The magic I loved as a child turning into a teen was still there. Fey young Penelope, along with her older brother and sister, goes to stay with Great Aunt Tissie and Great Uncle Barnabus on their farm in a remote Derbyshire valley. They are London children and the winter has been bad; in true Edwardian style they are sent to the country to get the roses back in their cheeks. The idyllic countryside and the sensible rural ways of Tissie and Barnabus are a strong reminder of the charms of Little Grey Rabbit, but this is a book for an older audience. It didn’t stop me wallowing during the early chapters – as Penelope does – in the slow and gentle farm and kitchen life that has hardly changed in generations. Uttley has based it on the farm she grew up on and seems to remember everything. She delves into sensory detail, bringing back every touch and taste and smell.

But then an odd thing happens: Penelope steps through a door and into another time, the era her aunt and uncle hark back to often, without being aware just how long ago it was – the dangerous times when Elizabeth held the throne and Mary Queen of Scots was imprisoned nearby. The farm is the remains of Thackers, an old manor house owned by the Babington family, Catholics and passionate supporters of Mary. Penelope knows from history that their plans are doomed but gets caught up in their lives and dare not say too much. Her watch stops whenever she slips back to the 1580s and, try as she might, she can’t control when her time-trips happen. In the past, everyone accepts her as Penelope Taberner, niece of Mistress Cicely, the housekeeper (an Elizabethan dead-ringer for Aunt Tissie) and her strange ways and garb are put down to being a Londoner. Everyone, that is, except the dogs who slink and shiver as if at a ghost, and a deaf-and-dumb servant-boy who watches her in terror.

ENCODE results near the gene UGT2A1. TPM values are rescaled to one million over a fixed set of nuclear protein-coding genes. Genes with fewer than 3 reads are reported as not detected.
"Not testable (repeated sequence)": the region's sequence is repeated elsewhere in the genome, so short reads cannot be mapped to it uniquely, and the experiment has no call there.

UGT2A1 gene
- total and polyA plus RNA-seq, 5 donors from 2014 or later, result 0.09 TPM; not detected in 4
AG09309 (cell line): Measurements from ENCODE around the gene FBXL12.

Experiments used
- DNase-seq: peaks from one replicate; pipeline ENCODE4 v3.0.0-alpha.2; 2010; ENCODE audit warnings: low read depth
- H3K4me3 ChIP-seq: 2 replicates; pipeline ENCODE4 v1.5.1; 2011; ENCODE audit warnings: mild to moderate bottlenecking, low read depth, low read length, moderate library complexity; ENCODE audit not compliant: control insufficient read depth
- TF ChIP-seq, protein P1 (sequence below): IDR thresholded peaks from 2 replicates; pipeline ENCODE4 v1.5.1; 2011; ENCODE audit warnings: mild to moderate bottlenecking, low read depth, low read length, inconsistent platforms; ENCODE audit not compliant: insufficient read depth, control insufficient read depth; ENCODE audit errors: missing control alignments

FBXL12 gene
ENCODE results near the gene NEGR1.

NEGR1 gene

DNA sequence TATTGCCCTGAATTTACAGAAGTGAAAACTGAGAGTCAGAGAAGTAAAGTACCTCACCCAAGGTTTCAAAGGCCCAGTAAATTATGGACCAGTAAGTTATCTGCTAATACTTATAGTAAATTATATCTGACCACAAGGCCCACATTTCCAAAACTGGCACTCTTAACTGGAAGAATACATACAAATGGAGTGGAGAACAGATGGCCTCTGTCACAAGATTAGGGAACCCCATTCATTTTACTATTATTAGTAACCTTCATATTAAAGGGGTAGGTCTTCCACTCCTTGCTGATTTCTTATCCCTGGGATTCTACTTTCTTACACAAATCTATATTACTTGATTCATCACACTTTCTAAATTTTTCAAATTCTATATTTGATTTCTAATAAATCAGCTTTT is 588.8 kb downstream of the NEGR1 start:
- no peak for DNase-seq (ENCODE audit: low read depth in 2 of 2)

A Traveller In Time by Alison Uttley Puffin Classics paperback

Faith Jaques’ depiction of Thackers farmhouse

So far, so typical of time-slip fiction, but since this was first published in 1939, I imagine it’s an early template and Uttley handles it deftly. A locket lost in the past and found in the present cannot be returned to its own time and serves as a poignant reminder to Penelope that she can do nothing with her knowledge to help those she comes to love. The author links both eras through implements that still exist in the farm kitchen: the ancient warming pan was a new-fangled gadget in the Babington household, the bread oven has been turned into a cupboard, yet the kitchen fireplace and the great best bed are the same. Springs, barns, and views are familiar, and the fields still bear their old names which feature in Anthony Babington’s will: Westwood, Squirrels, Meadow Doles. I loved the details of both early 20th century and Elizabethan rural life – it was rather like an episode of Tudor Monastery Farm!